Tag Archives: Batman

Trump is…. Batman?

Every conservative wants a hero, a Reagan reincarnated, a principled, constitutional president who can usher in a new era of limited federal government. Apparently they ran out of unicorn farts at the wish store. I’ve long thought that the true focus for conservative reform must be state and local first: because what we really need is a re-engagement of normal people into the world of politics. We have too many Law students, too many natural born politicians working in think tanks and running newspapers… even on the conservative side. We need more regular random people on school boards, in village government and in the statehouse. It is as if, when conservatives think about reclaiming our limited government heritage, they forget that America is in reality 50 semi-sovereign entities… I personally expect that the best we can do with the federal government and bureaucracies is to hold the line while we get our states in order. Wisconsin is becoming saner and saner by the week. That’s what really needs to happen.

And so, I present to you our much maligned hero, Trump. The rap on Trump is that he is not a conservative. National Review unloaded all the cannons at him. The entire conservative elite (and there is one, no mistake) is more intent on beating Trump than on winning in 2016. Because he is not conservative. And the general reply of Trump supporters is, I suspect… ‘Duh.’

So, Trump is not the hero we want… what if he is perhaps the hero we deserve? The hero we need?

What if Trump is Batman? (He’s a billionaire… so step one is complete)

Consider this: America is no longer lying to itself about Bill Clinton. And, as John Nolte put it at Brietbart:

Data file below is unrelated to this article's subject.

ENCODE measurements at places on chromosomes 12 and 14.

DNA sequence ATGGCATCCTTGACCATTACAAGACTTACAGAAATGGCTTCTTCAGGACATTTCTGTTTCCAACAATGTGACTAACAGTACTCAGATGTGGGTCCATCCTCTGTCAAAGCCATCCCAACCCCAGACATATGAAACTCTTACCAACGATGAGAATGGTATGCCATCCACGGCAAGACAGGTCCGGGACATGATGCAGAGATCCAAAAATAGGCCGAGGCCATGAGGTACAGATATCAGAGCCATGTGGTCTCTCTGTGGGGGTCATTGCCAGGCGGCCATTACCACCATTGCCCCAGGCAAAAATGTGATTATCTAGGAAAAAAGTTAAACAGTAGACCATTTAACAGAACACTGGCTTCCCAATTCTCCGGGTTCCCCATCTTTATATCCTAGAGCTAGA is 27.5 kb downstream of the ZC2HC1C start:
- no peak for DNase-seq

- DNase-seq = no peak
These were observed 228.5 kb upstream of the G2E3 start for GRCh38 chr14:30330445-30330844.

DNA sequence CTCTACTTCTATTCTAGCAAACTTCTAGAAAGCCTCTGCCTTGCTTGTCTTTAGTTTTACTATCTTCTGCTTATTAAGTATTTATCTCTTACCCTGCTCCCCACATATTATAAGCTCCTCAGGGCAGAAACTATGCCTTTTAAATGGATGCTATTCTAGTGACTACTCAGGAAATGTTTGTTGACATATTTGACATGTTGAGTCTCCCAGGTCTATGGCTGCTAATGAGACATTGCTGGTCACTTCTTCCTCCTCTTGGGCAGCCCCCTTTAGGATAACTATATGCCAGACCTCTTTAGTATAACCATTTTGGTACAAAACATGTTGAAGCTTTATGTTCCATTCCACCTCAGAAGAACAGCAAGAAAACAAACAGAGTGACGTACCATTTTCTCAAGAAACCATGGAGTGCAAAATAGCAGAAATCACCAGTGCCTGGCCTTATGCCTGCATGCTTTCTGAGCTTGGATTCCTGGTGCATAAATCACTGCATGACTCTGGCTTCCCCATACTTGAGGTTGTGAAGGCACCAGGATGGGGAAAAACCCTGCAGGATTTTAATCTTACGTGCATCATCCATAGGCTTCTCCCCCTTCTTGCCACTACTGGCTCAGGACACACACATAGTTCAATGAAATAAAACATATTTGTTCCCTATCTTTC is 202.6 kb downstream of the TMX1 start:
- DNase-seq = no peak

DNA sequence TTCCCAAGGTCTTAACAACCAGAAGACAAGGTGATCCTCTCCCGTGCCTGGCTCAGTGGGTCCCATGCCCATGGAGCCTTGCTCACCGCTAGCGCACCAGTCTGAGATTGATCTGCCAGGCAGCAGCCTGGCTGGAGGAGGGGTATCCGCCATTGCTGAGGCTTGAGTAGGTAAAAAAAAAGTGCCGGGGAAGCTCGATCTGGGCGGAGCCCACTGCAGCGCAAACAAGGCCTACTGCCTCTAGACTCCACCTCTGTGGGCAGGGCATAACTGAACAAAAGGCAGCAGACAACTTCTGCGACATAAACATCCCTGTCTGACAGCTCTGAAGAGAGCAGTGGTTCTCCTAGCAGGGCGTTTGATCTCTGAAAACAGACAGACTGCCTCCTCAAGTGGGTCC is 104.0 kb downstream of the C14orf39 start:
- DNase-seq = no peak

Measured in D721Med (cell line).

…(W)hat did the serial losers in the GOP Establishment do when the media declared Bill’s past off-limits?  Even though Hillary and the DC Media were already laying the groundwork to War on Women them to death, these spineless cowards couldn’t wait to surrender. In other words, they agreed to play by the DC Media’s rules — rules specifically designed to destroy Republican candidates.

And then along came The Donald.

In less than a week, Trump performed a bona fide miracle. In less than a week, Trump did what no other Republican has been able to do in 25 years. In less than a week, Trump lifted his middle finger to the corrupt media and went on a truth-telling terror about an alleged serial-abuser and his enabler wife.

The clouds parted.

The sun rose.

A rainbow formed.

And after 25 long years, the truth finally stuck to Slick Willy.

America is currently choked, the very air that America breathes has been sucked out of the country by the political and educational elites. Where are our 1st amendment crusaders? The NRA and others do a fine job advancing the 2nd, but the 1st embodies the right to think and say and act on what you believe. The right to say what you think is the air that freedom breathes. And currently Donald J. Trump is doing CPR. He is breaking down the system that limits what you can say, what you can think. And at the same time he is taking not insignificant personal damage.

If Trump continues to smash the ‘Overton Windows‘ he will be (though largely derided and unacknowledged) a great American hero. A hero for leading a revolution against the tyrants of the mind. We can only hope that irrespective of the results of the 2016 campaigns, that this revolution is successful.

(I say all this as a Walker supporter :(, who now is generally agnostic about the race since the WI primary will be irrelevant.)

The War of The Cliche

There are so many cliches in our lives, idioms, and standard responses that go unconsidered; they are said without thought, and often they are evil. I know, it is perhaps considered incendiary to call something as simple as a cliche evil. But when good people repeat over and over little phrases or aphorisms that are kernels of bad thoughts and wicked philosophies, I think they are propagandizing themselves without even realizing it. They are teaching themselves to accept a certain set of ideas, that in its completion, is evil. For every evil saying however, I think there ought to be a good one. In many cases they already exist, it is just that in the modern world only a few old people still say the good ones. Here are the ones that brought this subject to mind.